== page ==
Note.—This proposition is more clearly understood from II. xvi. Coroll. ii. For imagination is an idea, which indicates rather the present disposition of the human body than the nature of the external body; not indeed distinctly, but confusedly; whence it comes to pass, that the mind is said to err. For instance, when we look at the sun, we conceive that it is distant from us about two hundred feet; in this judgment we err, so long as we are in ignorance of its true distance; when its true distance is known, the error is removed, but not the imagination ; or, in other words, the idea of the sun, which only explains tho nature of that luminary, in so far as the body is affected thereby : wherefore, though we know the real distance, we shall still nevertheless imagine the sun to be near us. For, as we said in II. xxxv. note, we do not imagine the sun to be so near us, because we are ignorant of its true distance, but because the mind conceives the magnitude of the sun to the extent that the body is affected thereby. Thus, when the rays of the sun falling on the surface of water are reflected into our eyes, we imagine the sun as if it were in the water, though we are aware of its real position; and similarly other imaginations, wherein the mind is deceived, whether they indicate the natural disposition of the body, or that its power of activity is increased or diminished, are not contrary to the truth, and do not vanish at its presence. It happens indeed that, when we mistakenly fear an evil, the fear vanishes when we hear the true tidings ; but the contrary also happens, namely, that we fear an evil which will certainly come, and our fear vanishes when we hear false tidings ; thus imaginations do not vanish at the presence of the truth, in virtue of its being true, but because other imaginations, stronger than the first, supervene and exclude the present existence of that which we imagined, as I have shown in II. xvii.
Proof.—We are said to be passive, when something arises in us, whereof we are only a partial cause (III. Def. ii.), that is (III. Def. i.), something which cannot be deduced solely from the laws of our nature. We are passive therefore, in so far as we are a part of Nature, which cannot be conceived by itself without other parts. Q.E.D.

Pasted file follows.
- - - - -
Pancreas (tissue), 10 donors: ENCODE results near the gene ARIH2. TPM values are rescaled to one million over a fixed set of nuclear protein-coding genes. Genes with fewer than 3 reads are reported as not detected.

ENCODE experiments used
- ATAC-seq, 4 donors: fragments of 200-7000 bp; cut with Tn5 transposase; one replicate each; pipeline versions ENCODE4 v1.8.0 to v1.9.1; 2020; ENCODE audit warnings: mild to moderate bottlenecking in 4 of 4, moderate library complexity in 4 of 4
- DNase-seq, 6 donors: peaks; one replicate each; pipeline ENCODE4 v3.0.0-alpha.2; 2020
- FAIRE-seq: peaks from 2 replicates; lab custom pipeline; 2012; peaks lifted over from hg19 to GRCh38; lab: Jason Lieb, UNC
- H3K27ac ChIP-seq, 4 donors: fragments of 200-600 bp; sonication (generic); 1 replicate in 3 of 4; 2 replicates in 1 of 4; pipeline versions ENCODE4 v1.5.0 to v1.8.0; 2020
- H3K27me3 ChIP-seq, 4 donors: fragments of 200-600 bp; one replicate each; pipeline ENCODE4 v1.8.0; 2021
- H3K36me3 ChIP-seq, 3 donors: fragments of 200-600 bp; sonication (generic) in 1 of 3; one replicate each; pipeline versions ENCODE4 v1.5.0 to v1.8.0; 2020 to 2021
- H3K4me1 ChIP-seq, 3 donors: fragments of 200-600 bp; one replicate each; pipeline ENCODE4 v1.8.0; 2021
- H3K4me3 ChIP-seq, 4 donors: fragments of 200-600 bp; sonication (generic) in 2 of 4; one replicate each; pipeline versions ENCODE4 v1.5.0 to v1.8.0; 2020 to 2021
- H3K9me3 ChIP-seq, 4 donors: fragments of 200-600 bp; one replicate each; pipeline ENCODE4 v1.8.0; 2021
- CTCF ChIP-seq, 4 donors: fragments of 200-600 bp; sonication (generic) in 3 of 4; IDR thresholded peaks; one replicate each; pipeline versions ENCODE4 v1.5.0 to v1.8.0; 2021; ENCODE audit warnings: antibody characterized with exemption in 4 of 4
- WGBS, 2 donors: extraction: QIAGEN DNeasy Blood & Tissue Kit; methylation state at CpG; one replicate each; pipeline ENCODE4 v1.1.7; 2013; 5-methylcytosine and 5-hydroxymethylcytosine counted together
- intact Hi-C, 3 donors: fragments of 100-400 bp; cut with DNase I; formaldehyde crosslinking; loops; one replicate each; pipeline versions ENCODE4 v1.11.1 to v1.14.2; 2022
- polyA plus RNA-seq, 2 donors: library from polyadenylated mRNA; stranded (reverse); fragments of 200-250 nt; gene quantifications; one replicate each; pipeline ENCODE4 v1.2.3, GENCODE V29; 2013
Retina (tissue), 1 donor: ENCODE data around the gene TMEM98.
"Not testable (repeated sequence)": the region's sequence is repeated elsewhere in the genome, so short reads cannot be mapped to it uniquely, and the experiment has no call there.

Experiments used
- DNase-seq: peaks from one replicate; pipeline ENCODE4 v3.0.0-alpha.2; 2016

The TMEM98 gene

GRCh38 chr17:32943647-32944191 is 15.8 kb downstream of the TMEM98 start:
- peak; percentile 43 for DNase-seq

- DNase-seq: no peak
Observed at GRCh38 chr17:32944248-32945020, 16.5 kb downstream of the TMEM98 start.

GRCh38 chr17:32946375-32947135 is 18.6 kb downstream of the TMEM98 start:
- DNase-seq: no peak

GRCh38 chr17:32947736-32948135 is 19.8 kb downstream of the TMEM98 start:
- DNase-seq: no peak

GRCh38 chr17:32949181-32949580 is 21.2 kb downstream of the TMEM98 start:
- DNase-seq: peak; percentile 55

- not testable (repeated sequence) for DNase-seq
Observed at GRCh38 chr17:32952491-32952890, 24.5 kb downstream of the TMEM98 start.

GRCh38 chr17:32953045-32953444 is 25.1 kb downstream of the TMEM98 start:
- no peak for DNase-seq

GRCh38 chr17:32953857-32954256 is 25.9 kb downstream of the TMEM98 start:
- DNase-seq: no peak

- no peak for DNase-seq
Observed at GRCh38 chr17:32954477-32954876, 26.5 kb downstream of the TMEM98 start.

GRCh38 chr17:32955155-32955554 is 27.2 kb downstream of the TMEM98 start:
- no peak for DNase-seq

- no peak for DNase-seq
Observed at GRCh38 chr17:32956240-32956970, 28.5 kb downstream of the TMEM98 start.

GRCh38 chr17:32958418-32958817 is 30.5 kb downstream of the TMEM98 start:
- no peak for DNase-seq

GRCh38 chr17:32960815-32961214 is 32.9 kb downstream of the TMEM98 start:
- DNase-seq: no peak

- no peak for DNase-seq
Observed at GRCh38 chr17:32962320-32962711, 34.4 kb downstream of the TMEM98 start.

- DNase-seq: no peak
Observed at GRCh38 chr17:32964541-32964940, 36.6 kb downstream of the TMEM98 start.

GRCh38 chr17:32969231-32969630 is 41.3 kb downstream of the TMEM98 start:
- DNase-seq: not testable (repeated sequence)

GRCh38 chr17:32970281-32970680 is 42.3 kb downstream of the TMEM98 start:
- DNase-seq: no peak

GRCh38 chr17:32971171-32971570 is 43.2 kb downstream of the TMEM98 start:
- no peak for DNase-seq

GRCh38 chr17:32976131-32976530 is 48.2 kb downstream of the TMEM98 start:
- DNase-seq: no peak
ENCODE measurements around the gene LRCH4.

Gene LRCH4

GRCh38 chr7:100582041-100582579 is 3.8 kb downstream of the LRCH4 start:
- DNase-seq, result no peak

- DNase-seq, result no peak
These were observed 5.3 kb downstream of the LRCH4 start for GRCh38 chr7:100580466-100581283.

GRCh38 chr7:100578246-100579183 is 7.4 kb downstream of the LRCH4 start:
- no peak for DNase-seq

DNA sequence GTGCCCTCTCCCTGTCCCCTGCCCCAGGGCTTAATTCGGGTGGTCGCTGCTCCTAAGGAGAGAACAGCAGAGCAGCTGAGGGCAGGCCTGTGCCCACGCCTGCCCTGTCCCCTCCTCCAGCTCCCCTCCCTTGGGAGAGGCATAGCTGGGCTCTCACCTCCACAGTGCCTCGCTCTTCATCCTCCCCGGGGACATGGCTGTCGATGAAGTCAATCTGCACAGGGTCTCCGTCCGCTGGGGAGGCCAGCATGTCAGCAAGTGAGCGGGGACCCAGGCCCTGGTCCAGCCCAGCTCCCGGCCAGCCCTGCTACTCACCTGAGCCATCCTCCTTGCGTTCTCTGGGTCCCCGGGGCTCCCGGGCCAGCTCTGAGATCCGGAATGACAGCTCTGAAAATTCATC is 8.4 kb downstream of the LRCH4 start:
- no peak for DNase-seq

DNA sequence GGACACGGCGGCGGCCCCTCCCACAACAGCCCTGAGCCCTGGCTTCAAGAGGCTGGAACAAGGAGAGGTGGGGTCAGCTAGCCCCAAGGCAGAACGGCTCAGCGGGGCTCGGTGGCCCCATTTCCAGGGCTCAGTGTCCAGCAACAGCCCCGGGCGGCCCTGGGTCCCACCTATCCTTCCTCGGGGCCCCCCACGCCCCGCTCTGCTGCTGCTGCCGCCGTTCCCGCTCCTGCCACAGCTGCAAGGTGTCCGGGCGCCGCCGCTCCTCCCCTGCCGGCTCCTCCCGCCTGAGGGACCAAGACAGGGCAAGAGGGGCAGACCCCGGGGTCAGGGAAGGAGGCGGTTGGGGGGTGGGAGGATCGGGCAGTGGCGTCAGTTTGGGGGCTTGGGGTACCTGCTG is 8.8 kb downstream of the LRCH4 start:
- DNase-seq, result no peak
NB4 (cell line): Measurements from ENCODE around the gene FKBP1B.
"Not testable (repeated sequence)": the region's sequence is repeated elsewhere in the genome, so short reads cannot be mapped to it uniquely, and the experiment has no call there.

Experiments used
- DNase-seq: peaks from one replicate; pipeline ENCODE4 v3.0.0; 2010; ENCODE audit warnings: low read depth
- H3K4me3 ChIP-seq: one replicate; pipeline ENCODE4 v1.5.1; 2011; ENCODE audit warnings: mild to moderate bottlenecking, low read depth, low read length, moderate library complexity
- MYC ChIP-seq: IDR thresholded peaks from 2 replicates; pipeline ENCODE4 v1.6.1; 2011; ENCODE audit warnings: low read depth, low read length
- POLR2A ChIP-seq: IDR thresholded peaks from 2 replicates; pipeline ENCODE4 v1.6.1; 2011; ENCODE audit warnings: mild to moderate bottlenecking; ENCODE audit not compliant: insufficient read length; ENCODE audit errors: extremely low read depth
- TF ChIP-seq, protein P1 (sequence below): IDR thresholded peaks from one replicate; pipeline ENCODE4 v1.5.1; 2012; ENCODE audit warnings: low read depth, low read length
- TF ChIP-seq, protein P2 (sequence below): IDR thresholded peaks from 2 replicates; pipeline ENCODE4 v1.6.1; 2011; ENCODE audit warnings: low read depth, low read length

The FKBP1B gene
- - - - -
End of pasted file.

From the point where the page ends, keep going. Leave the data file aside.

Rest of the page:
Proof.—This is evident from the axiom of this part. For, when man is given, there is something else—say A—more powerful; when A is given, there is something else—say B—more powerful than A, and so on to infinity; thus the power of man is limited by the power of some other thing, and is infinitely surpassed by the power of external causes. Q.E.D.
Proof.—The power, whereby each particular thing, and consequently man, preserves his being, is the power of God or of Nature (I. xxiv. Coroll.) ; not in so far as it is infinite, but in so far as it can be explained by the actual human essence (III. vii.). Thus the power of man, in so far as it is explained through his own actual essence, is a part of the infinite power of God or Nature, in other words, of the essence thereof (I. xxxiv.). This was our first point. Again, if it were possible, that man should undergo no changes save such as can be understood solely through the nature of man, it would follow that he would not be able to die, but would always necessarily exist; this would be the necessary consequence of a cause whose power was either finite or infinite; namely, either of man's power only, inasmuch as he would be capable of removing from himself all changes which could spring from external causes; or of the infinite power of Nature, whereby all individual things would be so ordered, that man should be incapable of undergoing any changes save such as tended towards his own preservation. But the first alternative is absurd (by the last Prop., the proof of which is universal, and can be applied to all individual things). Therefore, if it be possible, that man should not be capable of undergoing any changes, save such as can be explained solely through his own nature, and consequently that he must always (as we have shown) necessarily exist; such a result must follow from the infinite power of God, and consequently (I. xvi.) from the necessity of the divine nature, in so far as it is regarded as affected by the idea of any given man, the whole order of nature as conceived under the attributes of extension and thought must be deducible. It would therefore follow (I. xxi.) that man is infinite, which (by the first part of this proof) is absurd. It is, therefore, impossible, that man should not undergo any changes save those whereof he is the adequate cause. Q.E.D.
Corollary.—Hence it follows, that man is necessarily always a prey to his passions, that he follows and obeys the general order of nature, and that he accommodates himself thereto, as much as the nature of things demands.
Proof.—The essence of a passion cannot be explained through our essence alone (III. Deff. i. and ii.), that is (III. vii.), the power of a passion cannot be defined by the power, whereby we ourselves endeavour to persist in existing, but (as is shown in II. xvi.) must necessarily be defined by the power of an external cause compared with our own. Q.E.D.
Proof.—The force and increase of any passion and its persistence in existing are defined by the power of an external cause compared with our own (by the foregoing Prop.) ; therefore (IV. iii.) it can overcome a man's power, &c. Q.E.D.